I wouldn't say this year is a banner season for tomatoes. But I'm not complaining! It's been an outstanding year for so many things, I think it might have been too much to deal with 20 pounds of tomatoes at a time. It's been a mostly cool summer around here, and fruit has come in slow but steady. I am getting near to hitting most of my preserving goals (I even made ketchup last week) and barring unforeseen calamity the usual end-of-season harvesting should get me enough salsa and canned tomatoes for the year.
I have heard a fair amount of complaining from local gardeners about the late start. It was pretty cold in May, so if people were hesitant to plant, their harvests have come in pretty late. Some are just starting to get ripe fruit in mid- to late- August! Here's my tip to finicky-climate tomato growers: Diversify!
|A pretty good representation of this year's harvest proportions|
The small-fruited plants I grow, mainly plums (I have roma, principe borghese, and black plum this year) are truly the backbone of my operation. If I only grew long-season large fruit, I'd never have enough volume to preserve until very late in the year, if at all. I love a juicy brandywine tomato, and some years they lead the pack by weight harvested, but in years like this I didn't see a big pink beauty until August 25th. The first Roma and Principe (not even in the hoop house, mind you) were picked on July 9th! These little guys are also extremely prolific, and excepting tasks that involve peeling them in great quantities, they are a perfect all-purpose tomato. We dehydrate, sauce, ketchup (is that a verb?) and of course EAT them in just about everything. I've even peeled them for salsa, but it gets a little time-consuming.
My second tip for short season growers is: start (a few) early—and maybe a few late.
|7 plants, neatly trellised via the weaving method.|
I started about a half-dozen tomatoes inside about 3 weeks ahead of the rest. The plan was for these to go in the hoop house early: which they did. I planted two of them in hoop house in mid-April (somehow I have lost the date!) and they spectacularly died on a 19-degree night on April 20th. (There's a small chance I could have saved them with an additional layer of protection, but the forecast was about 10 degrees off that night...) Anyway, they were replanted on April 27th, and one of these early plants also went into my outside garden on May 13th. Both the hoop (Principe) and outside plant (Roma) produced their first ripe fruit on almost the same day. They are both 75-85 day varieties. Interesting!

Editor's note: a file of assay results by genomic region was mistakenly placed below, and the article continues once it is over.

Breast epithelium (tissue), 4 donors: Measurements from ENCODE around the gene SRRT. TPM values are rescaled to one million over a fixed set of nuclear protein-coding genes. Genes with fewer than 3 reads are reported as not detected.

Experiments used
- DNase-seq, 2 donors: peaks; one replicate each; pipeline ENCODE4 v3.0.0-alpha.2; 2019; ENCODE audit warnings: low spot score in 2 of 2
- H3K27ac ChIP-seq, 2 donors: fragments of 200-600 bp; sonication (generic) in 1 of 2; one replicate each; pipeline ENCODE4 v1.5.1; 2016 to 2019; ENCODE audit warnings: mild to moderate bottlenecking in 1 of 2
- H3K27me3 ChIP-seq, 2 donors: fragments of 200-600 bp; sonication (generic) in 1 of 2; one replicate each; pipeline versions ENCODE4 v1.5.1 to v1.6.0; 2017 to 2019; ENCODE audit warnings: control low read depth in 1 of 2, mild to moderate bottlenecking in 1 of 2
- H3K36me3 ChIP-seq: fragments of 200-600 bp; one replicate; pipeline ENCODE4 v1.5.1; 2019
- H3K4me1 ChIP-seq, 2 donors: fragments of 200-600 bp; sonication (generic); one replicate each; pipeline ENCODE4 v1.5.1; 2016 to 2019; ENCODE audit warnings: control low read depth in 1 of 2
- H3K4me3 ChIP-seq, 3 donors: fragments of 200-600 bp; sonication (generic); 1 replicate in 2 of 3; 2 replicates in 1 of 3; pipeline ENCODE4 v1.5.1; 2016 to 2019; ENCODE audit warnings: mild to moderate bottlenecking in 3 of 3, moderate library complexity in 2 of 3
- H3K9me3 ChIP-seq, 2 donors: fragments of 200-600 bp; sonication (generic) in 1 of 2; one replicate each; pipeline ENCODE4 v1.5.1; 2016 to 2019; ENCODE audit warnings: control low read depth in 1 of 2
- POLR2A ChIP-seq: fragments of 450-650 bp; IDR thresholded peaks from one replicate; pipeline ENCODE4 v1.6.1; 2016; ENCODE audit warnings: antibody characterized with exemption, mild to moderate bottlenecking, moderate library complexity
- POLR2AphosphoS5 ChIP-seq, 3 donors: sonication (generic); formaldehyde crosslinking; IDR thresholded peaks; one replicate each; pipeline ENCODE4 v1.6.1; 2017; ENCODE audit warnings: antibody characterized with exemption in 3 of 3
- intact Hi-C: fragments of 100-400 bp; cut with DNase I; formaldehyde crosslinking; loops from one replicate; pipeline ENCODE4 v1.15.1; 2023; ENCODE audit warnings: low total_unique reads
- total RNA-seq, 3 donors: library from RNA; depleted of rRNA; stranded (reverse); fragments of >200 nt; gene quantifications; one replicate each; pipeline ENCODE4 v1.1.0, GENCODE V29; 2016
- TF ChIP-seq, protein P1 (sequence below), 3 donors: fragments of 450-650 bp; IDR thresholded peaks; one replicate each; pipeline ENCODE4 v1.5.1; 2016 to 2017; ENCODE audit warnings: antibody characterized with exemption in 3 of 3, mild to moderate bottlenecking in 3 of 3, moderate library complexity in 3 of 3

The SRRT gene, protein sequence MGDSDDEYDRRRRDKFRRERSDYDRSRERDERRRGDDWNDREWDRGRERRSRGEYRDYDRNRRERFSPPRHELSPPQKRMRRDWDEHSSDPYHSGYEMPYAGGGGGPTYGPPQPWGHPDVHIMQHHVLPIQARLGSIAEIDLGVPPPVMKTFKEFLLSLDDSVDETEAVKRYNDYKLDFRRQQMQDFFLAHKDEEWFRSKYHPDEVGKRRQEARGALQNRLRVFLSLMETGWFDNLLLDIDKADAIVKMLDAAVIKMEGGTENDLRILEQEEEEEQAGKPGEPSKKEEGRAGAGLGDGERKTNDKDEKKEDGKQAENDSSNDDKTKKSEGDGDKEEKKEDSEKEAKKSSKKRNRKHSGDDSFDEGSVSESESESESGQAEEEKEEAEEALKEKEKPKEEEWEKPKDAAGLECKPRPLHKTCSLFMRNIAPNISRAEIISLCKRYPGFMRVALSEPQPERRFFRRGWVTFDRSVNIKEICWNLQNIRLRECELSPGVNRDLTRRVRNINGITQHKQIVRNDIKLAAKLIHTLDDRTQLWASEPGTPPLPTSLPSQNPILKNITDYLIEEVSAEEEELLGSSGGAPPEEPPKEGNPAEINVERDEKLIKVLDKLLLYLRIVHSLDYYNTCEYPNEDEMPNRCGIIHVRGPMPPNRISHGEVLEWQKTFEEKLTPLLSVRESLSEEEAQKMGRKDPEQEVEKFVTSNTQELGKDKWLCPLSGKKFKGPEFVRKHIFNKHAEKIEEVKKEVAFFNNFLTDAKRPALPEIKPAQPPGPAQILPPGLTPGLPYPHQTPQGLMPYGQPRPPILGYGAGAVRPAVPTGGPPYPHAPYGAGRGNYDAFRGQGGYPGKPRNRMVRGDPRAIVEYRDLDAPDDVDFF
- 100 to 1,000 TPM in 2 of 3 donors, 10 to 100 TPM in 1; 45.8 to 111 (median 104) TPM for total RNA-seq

The lesson I learned from this is starting plants early really does help, but then again, who wants to babysit 20 tomato plants for 3 extra weeks? My inclination is to keep starting a few early: I don't need all my fruit ripe in July, just enough for fresh eating and a few BLTS. The rest of my plants were started March 29th, and planted mid-May, and I've been quite happy with their performance. Having a few extra plants to start early also makes me a lot more patient with planting the rest of my crop.
Also—I stuck a last leftover Speckled Roman in the ground really late, and have been very happy with a robust plant fruiting up when the first main harvest wave is over. Staggering plantings can really help with a changeable weather year: last season when we had an extended 100 degree heat-wave my plants stopped setting fruit altogether. I had friends who planted really late and their tomatoes were happily growing vines during this hot spell, and proceeded to produce a bumper crop after the heat broke while mine were still recovering. Unless you want all your tomatoes ripe in the same week (I don't!), both staggering plantings and diversity of varieties can spread out your harvest, and mitigate the effects of bad streaks of weather.
And as for that hoop house?
|2 tomatoes on the left, not trellised neatly at all--pretty much one massive bush.|
My assessment after two hot-seasons of growing, is that the hoop doesn't really extend my tomato season that much. Because of it's small size—and our specific spring climate—I can't see getting them in the ground more than a few weeks early—and I've done that in my regular garden just with a few improvised cloches. They might extend later in the season, but realistically I need to pull plants in October anyway to close up the hoop and plant for winter.
BUT, again, I am not complaining about this. The difference between plants grown in the hoop and outside is staggering. The plants grown under cover are GINORMOUS. They are lush and chunky, even with pruning are several times the physical leafy volume than my outside plants, and their yields are much higher. So far I've limited myself to 2 plants a season—they just get too huge to fit more in there if I want to grow peppers and cucumbers and more—and keep my planned rotation in the beds. I'm still playing around with my varieties: this year I have a plum (the principe) that is outstanding. The second, a Cherokee purple, is my first attempt at a full-size fruit inside. It is healthy and pretty prolific, and I'm looking forward to good eating tomatoes well into the fall. I might try, next year, one of my big paste tomatoes to see how it does. I've also jokingly thought of putting ALL my tomatoes in there some year, ha. I generally grow 14 plants, and I could probably get the same harvest with 7 inside. Maybe one year I will try it.
Varieties grown this year:
Principe Borghese (pole)
Sun Gold (Cherry)